'Diagnostic activities for plant pests' is maintained by the Secretariat of the European and Mediterranean Plant Protection Organization (EPPO) and its aim is to share information on diagnostics.
EPPO is an intergovernmental organization created in 1951 which currently has 50 member countries. EPPO is responsible for harmonization and cooperation among the National Plant Protection Organizations (official authorities) of its member countries. EPPO helps its members in their efforts to protect plant health in agriculture, forestry and the uncultivated environment (standard-setting activities and exchange of information).
EPPO has established a programme on diagnostics since 1992
view the approved diagnostic protocols on the EPPO official website:
Plant pathogens like ‘Ca. Liberibacter’, phytoplasma, viruses and viroids cause diseases to almost all economically important plants. A simple and fast sap-mediated polymerase chain reaction (PCR) method for the detection of these pathogens infecting various plant hosts is described in the present study. Sap from selected plants was drawn aseptically on parafilm, from the mid-rib of young leaves. Depending on the type of host plant, sap was diluted to optimal concentration before PCR analysis. ‘Ca. Liberibacter’, Citrus tristeza virus (CTV) and Citrus exocortis viroid (CEVd) infecting citrus, and ‘Ca. Phytoplasma’ infecting pepper and sandal trees were tested by sap-mediated PCR. The reliability of this procedure was evaluated by comparing the findings with previously described protocols. The sap-mediated nucleic acid template preparation for PCR assay is devoid of laborious nucleic acid extraction and expensive chemicals. Hence the present method is rapid, economical and so can be employed for diagnosis of large number of plant samples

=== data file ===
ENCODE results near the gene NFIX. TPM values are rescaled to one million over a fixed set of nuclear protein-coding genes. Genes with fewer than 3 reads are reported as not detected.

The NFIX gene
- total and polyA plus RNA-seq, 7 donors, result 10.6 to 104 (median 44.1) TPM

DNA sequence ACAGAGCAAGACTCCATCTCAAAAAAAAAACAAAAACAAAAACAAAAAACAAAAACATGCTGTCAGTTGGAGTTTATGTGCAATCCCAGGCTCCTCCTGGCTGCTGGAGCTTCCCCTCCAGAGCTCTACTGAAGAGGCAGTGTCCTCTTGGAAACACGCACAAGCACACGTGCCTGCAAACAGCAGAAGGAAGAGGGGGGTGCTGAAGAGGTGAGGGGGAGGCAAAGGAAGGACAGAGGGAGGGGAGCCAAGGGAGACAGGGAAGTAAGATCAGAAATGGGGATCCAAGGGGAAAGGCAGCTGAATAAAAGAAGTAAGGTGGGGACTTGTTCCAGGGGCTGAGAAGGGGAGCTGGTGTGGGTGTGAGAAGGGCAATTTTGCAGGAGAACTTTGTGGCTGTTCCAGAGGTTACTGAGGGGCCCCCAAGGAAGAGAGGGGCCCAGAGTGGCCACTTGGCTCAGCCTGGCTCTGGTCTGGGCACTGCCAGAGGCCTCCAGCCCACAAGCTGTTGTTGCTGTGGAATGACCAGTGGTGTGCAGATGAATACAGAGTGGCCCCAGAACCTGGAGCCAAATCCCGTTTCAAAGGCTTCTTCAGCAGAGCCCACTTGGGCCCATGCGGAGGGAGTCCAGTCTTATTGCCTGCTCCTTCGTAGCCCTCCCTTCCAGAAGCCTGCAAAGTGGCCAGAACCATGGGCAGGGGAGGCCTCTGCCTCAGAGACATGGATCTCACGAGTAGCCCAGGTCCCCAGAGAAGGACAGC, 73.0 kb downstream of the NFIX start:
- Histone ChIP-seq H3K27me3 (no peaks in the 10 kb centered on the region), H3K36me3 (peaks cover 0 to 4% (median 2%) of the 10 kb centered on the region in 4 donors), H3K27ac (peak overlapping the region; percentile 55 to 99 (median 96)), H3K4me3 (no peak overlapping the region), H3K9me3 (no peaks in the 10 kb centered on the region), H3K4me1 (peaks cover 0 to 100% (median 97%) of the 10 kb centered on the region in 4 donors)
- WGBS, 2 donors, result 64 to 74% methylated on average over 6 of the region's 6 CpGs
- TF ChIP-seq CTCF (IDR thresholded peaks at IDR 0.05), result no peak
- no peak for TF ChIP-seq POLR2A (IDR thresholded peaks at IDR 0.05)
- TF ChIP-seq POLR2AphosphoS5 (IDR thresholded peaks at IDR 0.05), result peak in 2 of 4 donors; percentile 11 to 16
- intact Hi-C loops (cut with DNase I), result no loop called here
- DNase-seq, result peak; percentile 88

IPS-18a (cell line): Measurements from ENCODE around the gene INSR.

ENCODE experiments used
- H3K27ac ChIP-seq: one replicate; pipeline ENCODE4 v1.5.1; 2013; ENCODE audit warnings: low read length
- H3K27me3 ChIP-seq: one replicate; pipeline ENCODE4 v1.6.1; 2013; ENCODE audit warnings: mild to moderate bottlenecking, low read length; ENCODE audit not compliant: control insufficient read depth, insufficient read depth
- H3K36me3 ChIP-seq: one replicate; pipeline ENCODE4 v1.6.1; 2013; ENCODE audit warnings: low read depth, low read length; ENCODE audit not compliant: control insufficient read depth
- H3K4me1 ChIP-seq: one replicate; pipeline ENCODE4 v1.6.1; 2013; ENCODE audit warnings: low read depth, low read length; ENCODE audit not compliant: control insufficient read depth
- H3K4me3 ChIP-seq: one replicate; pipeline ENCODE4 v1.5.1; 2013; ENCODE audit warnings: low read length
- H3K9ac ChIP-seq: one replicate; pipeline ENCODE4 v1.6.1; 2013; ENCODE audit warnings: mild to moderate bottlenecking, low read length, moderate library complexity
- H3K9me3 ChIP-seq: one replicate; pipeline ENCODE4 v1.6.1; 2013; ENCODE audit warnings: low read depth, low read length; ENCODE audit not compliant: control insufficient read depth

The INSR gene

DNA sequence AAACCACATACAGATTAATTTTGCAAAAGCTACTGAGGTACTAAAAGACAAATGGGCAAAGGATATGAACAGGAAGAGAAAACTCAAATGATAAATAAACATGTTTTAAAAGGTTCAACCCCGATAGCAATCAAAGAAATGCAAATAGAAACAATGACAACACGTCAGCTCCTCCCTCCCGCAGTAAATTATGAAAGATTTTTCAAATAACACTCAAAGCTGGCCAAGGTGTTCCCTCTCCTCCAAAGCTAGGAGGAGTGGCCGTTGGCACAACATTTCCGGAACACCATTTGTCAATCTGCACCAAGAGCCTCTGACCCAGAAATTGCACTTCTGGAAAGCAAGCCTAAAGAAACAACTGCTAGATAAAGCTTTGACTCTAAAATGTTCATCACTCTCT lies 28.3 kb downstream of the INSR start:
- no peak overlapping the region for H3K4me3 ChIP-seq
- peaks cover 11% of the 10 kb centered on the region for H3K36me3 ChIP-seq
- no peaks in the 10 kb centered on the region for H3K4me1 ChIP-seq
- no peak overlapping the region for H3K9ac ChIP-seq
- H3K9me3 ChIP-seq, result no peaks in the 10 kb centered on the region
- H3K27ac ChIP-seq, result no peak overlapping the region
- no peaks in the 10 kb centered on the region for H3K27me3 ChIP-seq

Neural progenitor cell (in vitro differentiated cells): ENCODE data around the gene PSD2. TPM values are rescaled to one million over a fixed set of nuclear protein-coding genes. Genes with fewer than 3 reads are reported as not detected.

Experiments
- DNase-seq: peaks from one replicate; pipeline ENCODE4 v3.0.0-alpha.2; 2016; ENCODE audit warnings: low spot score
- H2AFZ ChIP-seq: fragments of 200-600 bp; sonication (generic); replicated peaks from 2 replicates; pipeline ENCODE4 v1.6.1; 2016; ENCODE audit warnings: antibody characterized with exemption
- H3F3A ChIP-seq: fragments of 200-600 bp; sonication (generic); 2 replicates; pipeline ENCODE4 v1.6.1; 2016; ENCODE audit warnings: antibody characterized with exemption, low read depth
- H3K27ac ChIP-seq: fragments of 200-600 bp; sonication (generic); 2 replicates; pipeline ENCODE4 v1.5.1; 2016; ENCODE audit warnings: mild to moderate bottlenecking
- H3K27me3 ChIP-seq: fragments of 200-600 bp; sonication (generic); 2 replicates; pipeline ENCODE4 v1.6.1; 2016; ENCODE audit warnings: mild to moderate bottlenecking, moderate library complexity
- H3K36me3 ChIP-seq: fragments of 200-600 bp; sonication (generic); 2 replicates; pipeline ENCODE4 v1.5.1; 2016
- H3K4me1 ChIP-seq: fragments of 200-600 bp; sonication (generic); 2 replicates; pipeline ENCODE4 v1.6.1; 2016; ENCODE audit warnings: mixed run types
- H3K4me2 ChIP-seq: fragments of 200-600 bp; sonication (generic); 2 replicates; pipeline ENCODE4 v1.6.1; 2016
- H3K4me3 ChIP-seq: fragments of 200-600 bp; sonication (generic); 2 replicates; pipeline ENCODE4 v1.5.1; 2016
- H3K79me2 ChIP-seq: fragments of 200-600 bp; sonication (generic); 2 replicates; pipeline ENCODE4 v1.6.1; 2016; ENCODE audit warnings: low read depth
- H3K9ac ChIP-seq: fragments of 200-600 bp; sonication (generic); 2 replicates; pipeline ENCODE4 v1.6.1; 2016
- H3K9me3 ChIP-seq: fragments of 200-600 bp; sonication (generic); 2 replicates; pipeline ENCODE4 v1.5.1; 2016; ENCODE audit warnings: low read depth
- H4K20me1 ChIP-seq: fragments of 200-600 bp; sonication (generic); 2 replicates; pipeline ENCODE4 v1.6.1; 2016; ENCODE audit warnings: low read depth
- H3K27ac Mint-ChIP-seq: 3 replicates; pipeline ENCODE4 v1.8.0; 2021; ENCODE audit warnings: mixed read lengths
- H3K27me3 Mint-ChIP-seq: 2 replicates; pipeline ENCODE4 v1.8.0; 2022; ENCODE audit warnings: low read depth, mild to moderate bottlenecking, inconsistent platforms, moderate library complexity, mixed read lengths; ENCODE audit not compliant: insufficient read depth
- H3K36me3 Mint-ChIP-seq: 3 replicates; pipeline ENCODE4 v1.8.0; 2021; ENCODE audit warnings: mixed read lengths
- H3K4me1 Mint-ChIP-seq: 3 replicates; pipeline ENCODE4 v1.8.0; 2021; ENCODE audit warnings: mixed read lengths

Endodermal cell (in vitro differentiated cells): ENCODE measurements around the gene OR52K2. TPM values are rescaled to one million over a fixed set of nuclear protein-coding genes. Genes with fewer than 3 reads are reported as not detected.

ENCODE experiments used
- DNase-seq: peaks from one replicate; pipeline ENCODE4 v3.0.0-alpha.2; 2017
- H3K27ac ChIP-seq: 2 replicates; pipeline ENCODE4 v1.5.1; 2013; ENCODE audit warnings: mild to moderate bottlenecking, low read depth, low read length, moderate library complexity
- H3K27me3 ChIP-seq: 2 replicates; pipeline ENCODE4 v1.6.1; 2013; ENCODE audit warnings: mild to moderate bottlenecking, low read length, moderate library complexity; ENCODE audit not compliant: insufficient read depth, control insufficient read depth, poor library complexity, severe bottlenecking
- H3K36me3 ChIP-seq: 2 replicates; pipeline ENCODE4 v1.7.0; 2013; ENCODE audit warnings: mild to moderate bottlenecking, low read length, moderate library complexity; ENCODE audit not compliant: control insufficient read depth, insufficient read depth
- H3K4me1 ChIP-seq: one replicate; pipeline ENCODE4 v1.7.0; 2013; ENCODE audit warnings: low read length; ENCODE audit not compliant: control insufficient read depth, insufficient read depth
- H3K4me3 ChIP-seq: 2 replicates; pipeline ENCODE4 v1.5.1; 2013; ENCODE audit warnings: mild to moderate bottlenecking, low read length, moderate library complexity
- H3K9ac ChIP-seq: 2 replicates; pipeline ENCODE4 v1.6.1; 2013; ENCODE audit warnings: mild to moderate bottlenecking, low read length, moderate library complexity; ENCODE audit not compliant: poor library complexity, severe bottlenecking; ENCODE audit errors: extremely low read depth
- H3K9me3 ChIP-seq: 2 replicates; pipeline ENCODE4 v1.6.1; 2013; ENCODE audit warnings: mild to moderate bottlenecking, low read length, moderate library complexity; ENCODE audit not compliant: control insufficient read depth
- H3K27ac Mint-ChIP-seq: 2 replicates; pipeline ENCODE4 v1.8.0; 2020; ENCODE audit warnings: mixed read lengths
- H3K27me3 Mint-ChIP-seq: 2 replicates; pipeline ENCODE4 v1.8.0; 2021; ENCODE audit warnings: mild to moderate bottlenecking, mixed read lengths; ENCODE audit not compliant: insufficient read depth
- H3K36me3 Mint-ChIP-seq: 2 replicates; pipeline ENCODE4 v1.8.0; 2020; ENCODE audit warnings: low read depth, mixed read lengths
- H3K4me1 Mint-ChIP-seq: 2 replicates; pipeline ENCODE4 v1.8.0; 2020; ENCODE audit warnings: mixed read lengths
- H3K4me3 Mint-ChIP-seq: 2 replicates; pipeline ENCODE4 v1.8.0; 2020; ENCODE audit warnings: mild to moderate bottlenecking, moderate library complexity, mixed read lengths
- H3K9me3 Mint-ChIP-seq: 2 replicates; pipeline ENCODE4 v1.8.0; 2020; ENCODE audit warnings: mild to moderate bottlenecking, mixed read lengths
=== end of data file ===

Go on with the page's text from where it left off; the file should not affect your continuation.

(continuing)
The genus Spodoptera comprises 31 species, 4 of which are listed as quarantine pests for the European Union: Spodoptera eridania (Cramer), Spodoptera frugiperda (Smith), Spodoptera littoralis (Boisduval), and Spodoptera litura (F.). In international trade, the earlier life stages (eggs and larvae) are being intercepted at point of inspection most frequently, challenging the possibilities of morphological identification. To realize a rapid and reliable identification for all stages, we developed and validated four simplex real-time polymerase chain reaction identification tests based on the mitochondrial cytochrome b gene using dual-labeled hydrolysis probes. Method validation on dilutions of extracted DNA of the target organisms showed that low levels of template (up to 0.2–100 pg) can reliably be identified. No cross-reactivity was observed with 14 nontarget Spodoptera and 5 non-Spodoptera species in the specific Spodoptera tests. The tests showed to be repeatable, reproducible (both 100%), and robust. The new Spodoptera tests have proven to be suitable tools for routine identification of all life stages of S. eridania, S. frugiperda, S. littoralis, and S. litura.